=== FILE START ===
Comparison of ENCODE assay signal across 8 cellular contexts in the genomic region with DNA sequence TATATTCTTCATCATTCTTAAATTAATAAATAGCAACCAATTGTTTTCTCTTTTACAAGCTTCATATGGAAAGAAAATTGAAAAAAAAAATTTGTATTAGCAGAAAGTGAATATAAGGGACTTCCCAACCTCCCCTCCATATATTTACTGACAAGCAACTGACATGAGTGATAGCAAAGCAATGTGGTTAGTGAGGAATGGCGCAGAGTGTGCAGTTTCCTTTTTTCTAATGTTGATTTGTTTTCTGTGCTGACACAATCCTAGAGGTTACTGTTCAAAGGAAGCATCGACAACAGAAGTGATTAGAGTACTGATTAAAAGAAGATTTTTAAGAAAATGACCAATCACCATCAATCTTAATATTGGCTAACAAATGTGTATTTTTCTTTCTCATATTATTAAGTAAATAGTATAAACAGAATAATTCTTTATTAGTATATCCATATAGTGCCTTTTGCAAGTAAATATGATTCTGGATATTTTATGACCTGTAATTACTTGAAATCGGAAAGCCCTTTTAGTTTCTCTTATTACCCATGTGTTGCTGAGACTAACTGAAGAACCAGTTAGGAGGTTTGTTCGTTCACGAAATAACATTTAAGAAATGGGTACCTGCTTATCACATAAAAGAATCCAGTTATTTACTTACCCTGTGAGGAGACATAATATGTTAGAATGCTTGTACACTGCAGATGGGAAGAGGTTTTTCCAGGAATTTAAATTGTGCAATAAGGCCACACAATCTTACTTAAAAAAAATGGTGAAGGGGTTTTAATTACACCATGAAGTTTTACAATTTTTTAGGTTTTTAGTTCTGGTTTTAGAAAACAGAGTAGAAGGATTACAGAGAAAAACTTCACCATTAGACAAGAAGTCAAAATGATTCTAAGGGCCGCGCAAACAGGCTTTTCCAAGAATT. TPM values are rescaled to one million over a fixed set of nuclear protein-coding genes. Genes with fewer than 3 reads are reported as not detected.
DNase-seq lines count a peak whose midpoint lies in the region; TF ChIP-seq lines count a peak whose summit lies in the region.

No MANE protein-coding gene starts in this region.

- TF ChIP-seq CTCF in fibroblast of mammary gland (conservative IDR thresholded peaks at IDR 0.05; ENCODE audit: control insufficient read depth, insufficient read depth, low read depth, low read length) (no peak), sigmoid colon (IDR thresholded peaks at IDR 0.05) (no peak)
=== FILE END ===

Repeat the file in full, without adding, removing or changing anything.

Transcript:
Comparison of ENCODE assay signal across 8 cellular contexts in the genomic region with DNA sequence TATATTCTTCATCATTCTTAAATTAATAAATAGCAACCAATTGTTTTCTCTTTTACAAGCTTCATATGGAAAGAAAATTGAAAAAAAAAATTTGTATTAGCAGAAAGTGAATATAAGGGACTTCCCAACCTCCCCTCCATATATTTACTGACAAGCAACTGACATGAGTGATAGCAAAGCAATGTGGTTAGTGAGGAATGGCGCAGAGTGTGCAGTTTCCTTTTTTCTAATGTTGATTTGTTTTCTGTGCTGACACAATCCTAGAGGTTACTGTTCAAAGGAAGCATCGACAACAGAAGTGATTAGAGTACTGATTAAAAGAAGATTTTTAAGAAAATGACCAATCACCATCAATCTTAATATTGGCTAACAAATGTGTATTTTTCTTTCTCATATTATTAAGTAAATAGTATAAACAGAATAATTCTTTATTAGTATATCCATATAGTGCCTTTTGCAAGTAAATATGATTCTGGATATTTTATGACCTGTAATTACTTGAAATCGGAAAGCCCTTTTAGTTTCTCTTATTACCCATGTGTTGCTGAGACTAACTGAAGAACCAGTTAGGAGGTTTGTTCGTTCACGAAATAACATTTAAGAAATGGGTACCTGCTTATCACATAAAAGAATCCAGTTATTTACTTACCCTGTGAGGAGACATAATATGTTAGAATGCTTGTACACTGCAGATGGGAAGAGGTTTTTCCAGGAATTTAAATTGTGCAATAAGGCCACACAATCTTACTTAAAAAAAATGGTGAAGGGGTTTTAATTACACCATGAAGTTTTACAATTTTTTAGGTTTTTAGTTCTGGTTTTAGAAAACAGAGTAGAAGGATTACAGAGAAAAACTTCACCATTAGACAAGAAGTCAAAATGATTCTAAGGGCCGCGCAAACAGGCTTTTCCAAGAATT. TPM values are rescaled to one million over a fixed set of nuclear protein-coding genes. Genes with fewer than 3 reads are reported as not detected.
DNase-seq lines count a peak whose midpoint lies in the region; TF ChIP-seq lines count a peak whose summit lies in the region.

No MANE protein-coding gene starts in this region.

- TF ChIP-seq CTCF in fibroblast of mammary gland (conservative IDR thresholded peaks at IDR 0.05; ENCODE audit: control insufficient read depth, insufficient read depth, low read depth, low read length) (no peak), sigmoid colon (IDR thresholded peaks at IDR 0.05) (no peak)